A poll published in the Business Post today shows that 45% of people would not support modular homes for Ukrainian refugees in their area, while almost half of those polled are unhappy with state handling of the Ukrainian refugee crisis.
Despite widespread negative media coverage of protests opposing migrant centres, a third of respondents also said that it was “not only the far right who are opposed to refugees”, while 11% did not know, and 55% agreed. Only a minority of Sinn Féin supporters, just 45 per cent, agreed that opposition to refugees is confined to the “far-right”.
The poll did not ask a similar question about opposition to other non-Ukrainian migrants coming to Ireland claiming asylum.
The poll, by Red C for the Business Post, shows the extent of public dissatisfaction with the government’s policies, which has resulted in record number of migrants claiming asylum also coming to the country in addition to those fleeing war in the Ukraine.
Almost a year into the Ukraine crisis, Ireland is now struggling to find accommodation for around 70,000 Ukrainians who have come here, along with 13,000 who have arrived from countries such as Georgia and South Africa, which are not war torn countries.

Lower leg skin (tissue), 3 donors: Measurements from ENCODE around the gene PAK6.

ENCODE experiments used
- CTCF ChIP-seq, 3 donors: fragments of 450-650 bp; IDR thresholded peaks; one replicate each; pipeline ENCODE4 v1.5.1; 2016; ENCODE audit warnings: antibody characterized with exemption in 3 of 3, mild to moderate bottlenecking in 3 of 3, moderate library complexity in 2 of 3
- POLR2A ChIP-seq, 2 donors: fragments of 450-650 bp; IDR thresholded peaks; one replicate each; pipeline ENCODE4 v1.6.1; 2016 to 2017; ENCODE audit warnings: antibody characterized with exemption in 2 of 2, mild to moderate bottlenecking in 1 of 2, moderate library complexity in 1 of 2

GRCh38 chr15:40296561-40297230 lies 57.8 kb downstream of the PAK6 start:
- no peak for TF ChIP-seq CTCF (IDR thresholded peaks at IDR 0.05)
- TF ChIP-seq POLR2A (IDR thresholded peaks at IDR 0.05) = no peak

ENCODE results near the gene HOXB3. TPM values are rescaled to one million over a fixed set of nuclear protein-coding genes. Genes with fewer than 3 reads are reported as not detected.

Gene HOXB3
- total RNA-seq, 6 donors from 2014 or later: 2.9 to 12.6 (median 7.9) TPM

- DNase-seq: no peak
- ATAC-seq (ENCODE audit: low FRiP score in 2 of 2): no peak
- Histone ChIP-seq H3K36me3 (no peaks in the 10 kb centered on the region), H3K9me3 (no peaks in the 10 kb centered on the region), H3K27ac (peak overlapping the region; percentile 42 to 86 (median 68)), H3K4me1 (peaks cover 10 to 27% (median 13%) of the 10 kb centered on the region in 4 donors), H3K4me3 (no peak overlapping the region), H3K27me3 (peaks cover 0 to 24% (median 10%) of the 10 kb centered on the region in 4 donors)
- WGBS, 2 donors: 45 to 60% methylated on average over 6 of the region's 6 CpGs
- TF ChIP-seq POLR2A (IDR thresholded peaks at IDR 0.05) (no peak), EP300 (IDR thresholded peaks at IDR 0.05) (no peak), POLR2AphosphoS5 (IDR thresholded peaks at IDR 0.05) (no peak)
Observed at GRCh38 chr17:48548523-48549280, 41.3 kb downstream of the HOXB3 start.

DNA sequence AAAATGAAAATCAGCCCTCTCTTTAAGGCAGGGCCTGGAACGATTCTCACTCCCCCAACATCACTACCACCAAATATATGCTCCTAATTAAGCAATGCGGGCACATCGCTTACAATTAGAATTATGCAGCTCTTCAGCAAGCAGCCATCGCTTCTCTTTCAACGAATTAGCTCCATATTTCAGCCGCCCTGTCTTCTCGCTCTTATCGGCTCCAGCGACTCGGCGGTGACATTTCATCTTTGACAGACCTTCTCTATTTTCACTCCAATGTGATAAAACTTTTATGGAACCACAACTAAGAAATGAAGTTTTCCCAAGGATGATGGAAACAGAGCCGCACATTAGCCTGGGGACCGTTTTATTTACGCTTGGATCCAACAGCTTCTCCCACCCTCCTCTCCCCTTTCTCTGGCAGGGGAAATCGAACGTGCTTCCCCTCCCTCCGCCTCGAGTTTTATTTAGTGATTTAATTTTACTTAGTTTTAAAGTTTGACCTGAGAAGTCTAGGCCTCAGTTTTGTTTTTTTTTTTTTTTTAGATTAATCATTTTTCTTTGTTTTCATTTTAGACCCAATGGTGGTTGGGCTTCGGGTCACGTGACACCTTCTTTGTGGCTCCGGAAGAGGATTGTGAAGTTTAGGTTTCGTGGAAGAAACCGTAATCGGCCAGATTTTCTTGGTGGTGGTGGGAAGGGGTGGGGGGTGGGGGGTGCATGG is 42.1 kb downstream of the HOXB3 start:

The Irish government has persisted in insisting that they will not put a cap on the numbers arriving, in contrast to other EU countries such as France, who are taking far fewer per capita than Ireland.
Image from Business Post/RED C
The Business Post notes that “there is much stronger support for the government installing modular homes for people on housing waiting lists without planning permission in their local area, with 63 per cent in favour and only 27 per cent opposed.”
In contrast, support for building modular homes for Ukrainian refugees was almost evenly split with 45% disagreeing and 46% agreeing, while 9% didn’t know.
“There is stronger opposition from women to providing modular housing for Ukrainian refugees in local areas, with only 38 per cent of women supporting it compared to 55 per cent of men,” the paper also noted.
The number of non-Ukrainian migrants claiming asylum here has rocketed, causing controversy not just around accommodation but revelations that thousands of those travelling to Ireland had destroyed their identity documents, but were nonetheless accepted into the asylum system here.
Previously, an Irish Times/Ipsos poll showed 84% of respondents agreed that “there is a limit to the number of asylum seekers and refugees Ireland can cope with”. Another 60% expressed concern that “too many asylum seekers and refugees might come to Ireland”.